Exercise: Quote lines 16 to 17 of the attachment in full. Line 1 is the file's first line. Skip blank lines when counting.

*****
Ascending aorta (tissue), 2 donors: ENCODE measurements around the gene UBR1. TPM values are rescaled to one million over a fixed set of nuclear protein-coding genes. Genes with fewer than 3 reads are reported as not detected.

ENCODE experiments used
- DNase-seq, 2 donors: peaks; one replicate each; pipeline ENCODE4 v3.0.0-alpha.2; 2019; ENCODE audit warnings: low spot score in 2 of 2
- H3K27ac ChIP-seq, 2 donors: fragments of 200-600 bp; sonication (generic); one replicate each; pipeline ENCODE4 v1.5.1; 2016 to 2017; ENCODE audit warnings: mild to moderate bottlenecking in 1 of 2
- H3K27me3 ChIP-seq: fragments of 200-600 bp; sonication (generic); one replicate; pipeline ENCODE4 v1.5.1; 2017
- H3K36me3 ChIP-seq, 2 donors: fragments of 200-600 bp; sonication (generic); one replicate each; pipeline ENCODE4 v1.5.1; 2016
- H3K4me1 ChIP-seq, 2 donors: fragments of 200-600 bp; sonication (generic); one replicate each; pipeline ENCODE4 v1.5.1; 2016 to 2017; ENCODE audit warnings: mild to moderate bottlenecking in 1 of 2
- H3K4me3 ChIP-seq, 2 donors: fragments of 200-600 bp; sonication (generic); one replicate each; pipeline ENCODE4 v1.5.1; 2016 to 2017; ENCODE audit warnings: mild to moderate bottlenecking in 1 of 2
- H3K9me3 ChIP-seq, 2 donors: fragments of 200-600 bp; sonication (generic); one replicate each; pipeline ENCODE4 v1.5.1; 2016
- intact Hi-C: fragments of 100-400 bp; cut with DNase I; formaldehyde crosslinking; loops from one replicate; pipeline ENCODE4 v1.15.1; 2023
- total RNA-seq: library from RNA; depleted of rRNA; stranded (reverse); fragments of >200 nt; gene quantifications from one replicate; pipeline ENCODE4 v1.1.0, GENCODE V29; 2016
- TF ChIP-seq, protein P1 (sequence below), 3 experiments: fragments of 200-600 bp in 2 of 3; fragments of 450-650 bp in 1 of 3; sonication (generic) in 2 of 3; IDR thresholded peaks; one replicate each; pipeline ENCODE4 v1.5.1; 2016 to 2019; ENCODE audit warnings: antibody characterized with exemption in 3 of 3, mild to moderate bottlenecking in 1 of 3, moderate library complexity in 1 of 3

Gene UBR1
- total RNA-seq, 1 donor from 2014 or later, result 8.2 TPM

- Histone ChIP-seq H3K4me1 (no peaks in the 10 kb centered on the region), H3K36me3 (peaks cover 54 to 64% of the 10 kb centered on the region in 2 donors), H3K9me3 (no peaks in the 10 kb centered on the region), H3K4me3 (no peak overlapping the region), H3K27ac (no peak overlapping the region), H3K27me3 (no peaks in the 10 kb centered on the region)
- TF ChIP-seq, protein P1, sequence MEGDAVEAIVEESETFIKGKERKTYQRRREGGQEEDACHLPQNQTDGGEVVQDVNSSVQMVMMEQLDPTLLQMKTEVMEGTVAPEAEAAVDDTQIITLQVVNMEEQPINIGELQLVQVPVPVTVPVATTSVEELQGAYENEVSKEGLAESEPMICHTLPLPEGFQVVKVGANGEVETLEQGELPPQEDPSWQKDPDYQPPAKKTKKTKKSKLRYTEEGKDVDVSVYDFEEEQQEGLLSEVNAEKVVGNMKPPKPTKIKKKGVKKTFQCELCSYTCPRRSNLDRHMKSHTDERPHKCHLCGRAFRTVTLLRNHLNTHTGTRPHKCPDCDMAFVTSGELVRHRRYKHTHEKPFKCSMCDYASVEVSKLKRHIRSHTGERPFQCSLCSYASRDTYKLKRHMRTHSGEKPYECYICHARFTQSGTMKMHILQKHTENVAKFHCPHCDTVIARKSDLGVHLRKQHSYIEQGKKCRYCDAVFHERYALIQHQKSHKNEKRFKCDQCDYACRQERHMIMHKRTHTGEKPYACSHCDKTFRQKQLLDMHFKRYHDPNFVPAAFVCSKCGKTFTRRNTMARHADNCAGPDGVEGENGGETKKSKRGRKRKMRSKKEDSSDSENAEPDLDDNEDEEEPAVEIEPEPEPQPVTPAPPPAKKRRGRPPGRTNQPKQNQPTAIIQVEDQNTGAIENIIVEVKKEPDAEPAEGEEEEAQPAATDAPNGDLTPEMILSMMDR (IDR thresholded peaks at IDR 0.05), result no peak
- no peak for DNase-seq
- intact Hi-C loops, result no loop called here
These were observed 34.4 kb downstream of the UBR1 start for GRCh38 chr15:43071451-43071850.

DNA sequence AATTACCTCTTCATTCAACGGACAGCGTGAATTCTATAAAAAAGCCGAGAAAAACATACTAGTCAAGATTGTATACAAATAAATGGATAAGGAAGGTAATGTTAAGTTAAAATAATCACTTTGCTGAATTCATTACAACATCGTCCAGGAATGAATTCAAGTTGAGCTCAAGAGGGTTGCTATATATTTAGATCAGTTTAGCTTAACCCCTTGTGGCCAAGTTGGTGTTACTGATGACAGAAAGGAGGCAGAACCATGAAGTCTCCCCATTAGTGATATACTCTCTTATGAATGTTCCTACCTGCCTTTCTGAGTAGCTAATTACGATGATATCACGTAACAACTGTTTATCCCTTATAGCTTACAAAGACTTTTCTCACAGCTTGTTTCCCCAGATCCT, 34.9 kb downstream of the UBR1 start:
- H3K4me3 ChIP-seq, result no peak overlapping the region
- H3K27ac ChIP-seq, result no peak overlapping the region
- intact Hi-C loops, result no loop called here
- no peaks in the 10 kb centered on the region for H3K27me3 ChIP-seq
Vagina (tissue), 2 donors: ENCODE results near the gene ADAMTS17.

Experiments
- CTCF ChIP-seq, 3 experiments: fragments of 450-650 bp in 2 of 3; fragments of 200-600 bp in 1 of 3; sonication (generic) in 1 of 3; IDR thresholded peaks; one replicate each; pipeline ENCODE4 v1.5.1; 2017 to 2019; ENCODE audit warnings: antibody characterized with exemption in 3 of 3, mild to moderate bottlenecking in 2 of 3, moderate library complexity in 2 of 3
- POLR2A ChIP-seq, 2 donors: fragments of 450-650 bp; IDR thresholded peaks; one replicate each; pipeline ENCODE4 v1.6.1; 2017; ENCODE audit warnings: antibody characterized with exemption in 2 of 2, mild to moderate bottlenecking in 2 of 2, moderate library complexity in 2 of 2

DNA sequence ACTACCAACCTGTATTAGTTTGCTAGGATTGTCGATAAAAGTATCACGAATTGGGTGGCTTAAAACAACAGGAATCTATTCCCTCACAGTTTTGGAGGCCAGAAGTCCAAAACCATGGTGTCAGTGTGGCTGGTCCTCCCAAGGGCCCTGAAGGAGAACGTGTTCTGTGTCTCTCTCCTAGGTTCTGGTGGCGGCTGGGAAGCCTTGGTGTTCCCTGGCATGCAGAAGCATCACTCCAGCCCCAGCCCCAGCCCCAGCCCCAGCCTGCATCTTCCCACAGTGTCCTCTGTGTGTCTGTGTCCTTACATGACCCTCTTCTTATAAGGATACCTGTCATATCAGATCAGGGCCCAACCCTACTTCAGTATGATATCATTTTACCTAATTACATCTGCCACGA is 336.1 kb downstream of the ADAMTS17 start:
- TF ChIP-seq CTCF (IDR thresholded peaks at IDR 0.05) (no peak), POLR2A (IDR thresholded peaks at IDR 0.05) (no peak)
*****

- TF ChIP-seq, protein P1, sequence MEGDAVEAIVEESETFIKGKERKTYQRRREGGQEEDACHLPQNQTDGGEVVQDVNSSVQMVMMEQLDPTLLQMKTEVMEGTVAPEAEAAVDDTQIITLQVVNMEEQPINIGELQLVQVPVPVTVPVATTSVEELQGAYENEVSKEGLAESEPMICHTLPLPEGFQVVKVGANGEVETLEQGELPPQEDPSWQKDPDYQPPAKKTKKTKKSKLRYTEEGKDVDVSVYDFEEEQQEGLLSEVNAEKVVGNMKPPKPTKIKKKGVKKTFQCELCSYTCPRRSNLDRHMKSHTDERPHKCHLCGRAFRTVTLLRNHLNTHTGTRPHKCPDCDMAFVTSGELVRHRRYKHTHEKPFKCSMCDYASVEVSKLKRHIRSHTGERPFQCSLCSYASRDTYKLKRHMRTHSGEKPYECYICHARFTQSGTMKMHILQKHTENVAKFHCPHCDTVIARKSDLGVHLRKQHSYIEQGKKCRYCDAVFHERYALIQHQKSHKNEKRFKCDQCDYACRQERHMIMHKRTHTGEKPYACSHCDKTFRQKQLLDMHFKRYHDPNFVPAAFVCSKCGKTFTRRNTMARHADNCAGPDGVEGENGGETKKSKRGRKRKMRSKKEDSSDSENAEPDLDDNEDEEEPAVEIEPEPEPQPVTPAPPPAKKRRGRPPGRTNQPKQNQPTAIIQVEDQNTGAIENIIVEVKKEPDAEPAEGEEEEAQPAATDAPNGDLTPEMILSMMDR (IDR thresholded peaks at IDR 0.05), result no peak
- no peak for DNase-seq